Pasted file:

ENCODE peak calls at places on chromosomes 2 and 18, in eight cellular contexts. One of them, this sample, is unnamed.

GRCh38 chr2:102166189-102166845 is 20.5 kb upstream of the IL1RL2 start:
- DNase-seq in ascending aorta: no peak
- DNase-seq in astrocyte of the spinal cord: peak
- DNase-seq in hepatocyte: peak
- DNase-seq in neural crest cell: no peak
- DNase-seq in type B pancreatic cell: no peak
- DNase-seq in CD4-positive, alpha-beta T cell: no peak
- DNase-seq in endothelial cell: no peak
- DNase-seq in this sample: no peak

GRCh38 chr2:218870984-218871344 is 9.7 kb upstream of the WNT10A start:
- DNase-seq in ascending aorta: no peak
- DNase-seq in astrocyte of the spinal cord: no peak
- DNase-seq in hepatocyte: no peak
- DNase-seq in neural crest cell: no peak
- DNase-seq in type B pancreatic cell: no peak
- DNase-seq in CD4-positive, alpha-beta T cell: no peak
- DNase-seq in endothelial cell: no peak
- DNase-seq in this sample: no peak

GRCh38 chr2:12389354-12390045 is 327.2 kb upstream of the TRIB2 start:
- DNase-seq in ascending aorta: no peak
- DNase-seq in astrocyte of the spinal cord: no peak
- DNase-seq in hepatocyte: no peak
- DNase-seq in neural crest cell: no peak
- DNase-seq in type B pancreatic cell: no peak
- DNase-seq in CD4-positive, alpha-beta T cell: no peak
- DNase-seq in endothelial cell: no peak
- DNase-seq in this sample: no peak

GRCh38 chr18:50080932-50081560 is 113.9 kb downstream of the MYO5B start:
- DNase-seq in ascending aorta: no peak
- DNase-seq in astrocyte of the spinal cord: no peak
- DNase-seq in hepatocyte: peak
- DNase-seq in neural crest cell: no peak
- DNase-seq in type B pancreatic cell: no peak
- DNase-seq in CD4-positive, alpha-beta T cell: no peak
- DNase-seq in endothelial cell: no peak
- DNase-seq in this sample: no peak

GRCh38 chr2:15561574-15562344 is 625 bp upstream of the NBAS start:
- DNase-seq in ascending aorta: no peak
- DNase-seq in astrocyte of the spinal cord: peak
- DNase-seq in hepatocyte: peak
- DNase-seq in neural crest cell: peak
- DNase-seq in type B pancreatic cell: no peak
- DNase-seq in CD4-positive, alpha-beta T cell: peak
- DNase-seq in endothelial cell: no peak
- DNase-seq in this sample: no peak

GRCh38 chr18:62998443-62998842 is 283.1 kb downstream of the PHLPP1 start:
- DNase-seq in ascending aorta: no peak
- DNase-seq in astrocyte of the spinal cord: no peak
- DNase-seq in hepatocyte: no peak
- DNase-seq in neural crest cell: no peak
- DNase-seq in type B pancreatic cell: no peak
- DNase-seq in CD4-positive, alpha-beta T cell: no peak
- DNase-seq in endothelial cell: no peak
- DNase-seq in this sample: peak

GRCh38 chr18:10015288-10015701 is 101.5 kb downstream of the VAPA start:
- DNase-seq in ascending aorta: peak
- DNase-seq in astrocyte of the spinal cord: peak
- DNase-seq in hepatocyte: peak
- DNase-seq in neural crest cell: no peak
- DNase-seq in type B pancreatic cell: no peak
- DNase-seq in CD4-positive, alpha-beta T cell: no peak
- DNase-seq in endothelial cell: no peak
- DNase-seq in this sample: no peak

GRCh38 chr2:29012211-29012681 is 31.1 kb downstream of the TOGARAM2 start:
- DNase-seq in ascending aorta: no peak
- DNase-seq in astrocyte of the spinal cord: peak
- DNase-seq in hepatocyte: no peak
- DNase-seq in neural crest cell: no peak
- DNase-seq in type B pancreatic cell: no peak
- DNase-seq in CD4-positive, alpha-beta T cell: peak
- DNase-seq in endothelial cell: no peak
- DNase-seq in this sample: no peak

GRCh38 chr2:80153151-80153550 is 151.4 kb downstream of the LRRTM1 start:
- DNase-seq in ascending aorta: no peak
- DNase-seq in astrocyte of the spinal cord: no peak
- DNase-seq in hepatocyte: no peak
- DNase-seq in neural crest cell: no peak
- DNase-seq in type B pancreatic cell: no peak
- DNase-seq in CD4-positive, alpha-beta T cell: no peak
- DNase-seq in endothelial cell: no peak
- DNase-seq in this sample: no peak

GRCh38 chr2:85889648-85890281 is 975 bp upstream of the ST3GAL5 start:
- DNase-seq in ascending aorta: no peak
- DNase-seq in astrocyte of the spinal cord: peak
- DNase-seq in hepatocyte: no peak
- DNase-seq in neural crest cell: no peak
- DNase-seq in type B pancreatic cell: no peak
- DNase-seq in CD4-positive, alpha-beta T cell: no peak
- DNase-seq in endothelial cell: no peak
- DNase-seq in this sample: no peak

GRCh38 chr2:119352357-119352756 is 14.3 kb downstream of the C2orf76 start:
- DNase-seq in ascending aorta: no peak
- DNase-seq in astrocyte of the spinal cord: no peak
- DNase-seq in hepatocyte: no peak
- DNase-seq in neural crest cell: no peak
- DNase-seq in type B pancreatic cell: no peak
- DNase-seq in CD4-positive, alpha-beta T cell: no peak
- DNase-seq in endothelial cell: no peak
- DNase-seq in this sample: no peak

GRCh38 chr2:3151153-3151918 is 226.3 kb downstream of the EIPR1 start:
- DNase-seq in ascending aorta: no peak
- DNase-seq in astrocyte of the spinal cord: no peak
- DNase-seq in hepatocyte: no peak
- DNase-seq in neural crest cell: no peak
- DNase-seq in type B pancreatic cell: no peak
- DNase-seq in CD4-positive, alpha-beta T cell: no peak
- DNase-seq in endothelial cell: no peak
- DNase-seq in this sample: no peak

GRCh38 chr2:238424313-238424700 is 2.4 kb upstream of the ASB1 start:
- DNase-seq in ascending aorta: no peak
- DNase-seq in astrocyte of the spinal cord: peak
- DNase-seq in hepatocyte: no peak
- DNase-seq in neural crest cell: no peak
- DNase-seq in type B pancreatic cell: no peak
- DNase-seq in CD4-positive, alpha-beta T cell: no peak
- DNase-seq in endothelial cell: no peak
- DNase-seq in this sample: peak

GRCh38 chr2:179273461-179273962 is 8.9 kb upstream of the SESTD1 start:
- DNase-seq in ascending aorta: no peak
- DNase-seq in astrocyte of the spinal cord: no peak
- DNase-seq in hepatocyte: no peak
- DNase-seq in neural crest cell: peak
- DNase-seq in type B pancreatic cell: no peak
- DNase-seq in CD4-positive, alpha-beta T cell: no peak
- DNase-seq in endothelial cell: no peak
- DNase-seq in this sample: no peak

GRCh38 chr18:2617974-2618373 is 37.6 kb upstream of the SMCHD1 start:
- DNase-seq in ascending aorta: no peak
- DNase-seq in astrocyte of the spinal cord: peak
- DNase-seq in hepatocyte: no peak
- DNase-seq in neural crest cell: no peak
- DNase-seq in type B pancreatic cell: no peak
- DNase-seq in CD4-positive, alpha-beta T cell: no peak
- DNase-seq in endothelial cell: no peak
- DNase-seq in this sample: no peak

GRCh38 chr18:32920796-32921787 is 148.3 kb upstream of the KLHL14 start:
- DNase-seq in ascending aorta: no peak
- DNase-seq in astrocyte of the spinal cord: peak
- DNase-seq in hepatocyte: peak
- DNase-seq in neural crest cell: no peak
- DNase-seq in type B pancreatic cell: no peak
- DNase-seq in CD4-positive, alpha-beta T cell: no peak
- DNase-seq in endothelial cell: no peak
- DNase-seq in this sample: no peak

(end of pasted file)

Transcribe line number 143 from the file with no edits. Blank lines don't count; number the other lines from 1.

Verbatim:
- DNase-seq in CD4-positive, alpha-beta T cell: no peak